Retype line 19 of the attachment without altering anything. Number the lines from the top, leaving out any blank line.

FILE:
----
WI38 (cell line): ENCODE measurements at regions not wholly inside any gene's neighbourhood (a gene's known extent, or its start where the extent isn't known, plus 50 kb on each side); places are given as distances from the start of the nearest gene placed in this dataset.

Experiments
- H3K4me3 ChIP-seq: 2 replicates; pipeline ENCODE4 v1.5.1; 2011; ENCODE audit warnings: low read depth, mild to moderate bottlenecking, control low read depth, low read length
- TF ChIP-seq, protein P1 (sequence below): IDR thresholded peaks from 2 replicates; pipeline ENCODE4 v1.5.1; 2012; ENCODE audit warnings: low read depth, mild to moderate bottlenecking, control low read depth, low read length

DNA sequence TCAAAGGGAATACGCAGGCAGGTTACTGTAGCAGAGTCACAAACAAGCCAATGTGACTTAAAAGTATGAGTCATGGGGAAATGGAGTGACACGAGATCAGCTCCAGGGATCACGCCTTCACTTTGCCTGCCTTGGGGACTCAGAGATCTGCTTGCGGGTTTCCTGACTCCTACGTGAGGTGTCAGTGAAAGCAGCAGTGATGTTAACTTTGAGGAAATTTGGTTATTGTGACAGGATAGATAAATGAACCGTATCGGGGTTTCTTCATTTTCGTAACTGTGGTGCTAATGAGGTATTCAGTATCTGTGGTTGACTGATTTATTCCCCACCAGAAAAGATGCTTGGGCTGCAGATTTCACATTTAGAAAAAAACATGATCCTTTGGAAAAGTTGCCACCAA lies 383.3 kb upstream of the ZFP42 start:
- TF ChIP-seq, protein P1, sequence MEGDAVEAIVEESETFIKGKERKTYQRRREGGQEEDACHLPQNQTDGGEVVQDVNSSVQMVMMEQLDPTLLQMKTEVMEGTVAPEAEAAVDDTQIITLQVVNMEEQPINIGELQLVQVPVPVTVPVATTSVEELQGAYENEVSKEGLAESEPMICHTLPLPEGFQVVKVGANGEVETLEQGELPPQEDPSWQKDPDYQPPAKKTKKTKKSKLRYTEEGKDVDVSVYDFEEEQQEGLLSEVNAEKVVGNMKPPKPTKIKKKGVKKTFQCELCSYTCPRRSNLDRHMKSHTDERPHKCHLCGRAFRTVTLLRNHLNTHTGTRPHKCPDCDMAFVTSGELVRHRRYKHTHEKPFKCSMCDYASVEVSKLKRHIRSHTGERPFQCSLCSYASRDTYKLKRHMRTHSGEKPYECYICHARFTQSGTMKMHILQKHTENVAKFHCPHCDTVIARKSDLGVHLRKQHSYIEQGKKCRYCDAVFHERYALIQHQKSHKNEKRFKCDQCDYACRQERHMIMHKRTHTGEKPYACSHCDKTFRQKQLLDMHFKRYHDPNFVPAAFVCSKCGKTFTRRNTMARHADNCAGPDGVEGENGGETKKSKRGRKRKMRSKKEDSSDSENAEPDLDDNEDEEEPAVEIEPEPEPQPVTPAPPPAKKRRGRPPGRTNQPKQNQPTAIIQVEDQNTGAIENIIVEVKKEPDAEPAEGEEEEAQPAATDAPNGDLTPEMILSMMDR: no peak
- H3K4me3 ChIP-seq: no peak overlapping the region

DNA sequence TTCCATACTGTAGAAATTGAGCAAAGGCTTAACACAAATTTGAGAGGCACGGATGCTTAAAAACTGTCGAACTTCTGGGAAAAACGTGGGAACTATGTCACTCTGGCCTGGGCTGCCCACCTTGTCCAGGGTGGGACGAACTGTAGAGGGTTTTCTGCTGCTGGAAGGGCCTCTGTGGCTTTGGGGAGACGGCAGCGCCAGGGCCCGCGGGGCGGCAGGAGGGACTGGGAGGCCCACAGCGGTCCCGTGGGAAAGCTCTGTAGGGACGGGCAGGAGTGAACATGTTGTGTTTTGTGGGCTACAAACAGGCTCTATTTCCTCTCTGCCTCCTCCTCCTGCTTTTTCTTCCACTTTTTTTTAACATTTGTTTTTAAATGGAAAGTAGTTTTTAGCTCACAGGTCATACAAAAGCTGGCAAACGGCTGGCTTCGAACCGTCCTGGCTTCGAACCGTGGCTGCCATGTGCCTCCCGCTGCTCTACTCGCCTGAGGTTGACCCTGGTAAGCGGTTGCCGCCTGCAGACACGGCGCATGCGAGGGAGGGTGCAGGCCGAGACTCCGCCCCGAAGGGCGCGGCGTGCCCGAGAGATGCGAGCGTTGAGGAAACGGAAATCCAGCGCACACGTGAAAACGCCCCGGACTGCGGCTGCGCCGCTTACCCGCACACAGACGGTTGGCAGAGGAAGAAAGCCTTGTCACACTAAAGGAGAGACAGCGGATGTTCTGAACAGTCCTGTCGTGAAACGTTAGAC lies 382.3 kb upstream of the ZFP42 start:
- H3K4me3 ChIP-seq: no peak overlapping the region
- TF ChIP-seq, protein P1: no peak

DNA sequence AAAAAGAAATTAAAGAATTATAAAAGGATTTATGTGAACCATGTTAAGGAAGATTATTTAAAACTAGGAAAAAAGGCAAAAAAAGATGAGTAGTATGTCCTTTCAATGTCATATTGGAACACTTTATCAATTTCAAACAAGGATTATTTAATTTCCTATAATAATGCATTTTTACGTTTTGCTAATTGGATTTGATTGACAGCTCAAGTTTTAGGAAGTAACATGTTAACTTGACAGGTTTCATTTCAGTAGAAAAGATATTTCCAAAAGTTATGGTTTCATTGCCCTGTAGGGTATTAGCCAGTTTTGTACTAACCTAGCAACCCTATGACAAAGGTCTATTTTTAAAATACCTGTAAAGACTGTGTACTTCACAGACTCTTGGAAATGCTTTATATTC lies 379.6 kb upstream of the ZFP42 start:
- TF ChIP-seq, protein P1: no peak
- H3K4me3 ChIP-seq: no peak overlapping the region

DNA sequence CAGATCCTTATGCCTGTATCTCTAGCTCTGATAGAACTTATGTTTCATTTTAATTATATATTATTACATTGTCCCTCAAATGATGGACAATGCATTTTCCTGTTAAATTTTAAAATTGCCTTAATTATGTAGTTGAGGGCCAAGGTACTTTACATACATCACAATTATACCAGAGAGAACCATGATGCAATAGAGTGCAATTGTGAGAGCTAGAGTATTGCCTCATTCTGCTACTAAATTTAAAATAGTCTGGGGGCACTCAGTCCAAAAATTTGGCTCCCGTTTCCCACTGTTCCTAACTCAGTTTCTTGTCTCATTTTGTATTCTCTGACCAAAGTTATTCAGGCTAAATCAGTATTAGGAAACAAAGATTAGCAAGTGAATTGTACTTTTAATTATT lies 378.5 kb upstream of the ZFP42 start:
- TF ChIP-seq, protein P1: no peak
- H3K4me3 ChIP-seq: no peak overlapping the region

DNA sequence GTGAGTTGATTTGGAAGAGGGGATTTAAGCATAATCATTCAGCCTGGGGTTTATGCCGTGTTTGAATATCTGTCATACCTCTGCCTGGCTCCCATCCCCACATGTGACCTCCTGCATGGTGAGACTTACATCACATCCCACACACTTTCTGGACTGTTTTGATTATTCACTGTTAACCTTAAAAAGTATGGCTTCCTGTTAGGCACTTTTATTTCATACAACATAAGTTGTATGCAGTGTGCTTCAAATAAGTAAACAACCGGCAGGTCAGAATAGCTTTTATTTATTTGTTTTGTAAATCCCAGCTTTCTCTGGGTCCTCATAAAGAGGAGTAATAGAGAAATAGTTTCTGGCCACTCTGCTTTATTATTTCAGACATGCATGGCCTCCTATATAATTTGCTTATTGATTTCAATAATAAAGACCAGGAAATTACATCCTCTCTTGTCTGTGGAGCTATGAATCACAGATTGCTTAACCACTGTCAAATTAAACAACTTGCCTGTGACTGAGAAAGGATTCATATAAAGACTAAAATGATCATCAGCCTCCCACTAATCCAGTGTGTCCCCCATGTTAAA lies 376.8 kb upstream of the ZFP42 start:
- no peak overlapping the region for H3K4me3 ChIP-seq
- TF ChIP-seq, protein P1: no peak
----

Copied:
- TF ChIP-seq, protein P1: no peak